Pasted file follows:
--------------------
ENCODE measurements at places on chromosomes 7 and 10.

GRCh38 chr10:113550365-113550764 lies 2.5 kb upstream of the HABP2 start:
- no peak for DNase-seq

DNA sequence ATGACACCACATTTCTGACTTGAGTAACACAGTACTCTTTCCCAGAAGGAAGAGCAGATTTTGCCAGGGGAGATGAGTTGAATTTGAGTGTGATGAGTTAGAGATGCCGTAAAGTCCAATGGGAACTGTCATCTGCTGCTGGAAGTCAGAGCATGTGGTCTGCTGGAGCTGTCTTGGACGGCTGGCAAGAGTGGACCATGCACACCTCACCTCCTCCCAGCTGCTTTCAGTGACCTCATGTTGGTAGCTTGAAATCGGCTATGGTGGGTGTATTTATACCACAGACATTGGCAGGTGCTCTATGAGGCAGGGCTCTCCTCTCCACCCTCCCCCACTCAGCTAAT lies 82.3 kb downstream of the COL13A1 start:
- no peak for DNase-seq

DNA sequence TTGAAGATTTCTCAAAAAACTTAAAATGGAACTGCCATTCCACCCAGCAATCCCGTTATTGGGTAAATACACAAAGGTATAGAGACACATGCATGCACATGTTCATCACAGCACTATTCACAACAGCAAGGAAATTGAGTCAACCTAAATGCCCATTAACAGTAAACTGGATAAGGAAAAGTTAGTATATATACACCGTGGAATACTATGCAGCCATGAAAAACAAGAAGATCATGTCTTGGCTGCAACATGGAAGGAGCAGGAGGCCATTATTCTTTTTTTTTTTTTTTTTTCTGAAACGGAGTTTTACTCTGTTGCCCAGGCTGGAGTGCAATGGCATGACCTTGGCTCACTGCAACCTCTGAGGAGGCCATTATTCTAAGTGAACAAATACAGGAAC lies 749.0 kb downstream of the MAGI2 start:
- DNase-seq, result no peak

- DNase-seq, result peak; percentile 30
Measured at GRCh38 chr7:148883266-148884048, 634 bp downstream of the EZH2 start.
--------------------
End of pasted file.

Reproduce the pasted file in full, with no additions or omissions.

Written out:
ENCODE measurements at places on chromosomes 7 and 10.

GRCh38 chr10:113550365-113550764 lies 2.5 kb upstream of the HABP2 start:
- no peak for DNase-seq

DNA sequence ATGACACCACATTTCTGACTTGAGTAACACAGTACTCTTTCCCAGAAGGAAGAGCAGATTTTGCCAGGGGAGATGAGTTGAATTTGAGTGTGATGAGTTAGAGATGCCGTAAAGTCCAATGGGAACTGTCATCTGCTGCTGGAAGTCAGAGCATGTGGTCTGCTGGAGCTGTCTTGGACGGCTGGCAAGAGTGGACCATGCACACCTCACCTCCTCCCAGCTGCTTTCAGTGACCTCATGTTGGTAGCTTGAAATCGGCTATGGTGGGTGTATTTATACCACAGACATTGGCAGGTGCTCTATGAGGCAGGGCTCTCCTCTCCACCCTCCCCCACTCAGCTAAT lies 82.3 kb downstream of the COL13A1 start:
- no peak for DNase-seq

DNA sequence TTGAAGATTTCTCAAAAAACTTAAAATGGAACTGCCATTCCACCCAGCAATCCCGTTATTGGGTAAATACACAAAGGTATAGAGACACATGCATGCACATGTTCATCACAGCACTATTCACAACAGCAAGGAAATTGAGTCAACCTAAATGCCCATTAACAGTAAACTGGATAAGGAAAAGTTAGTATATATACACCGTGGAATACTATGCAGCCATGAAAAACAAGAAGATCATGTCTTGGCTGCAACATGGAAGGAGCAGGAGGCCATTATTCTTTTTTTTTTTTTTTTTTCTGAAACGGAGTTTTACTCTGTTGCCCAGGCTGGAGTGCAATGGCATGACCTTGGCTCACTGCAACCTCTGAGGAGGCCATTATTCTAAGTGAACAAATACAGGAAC lies 749.0 kb downstream of the MAGI2 start:
- DNase-seq, result no peak

- DNase-seq, result peak; percentile 30
Measured at GRCh38 chr7:148883266-148884048, 634 bp downstream of the EZH2 start.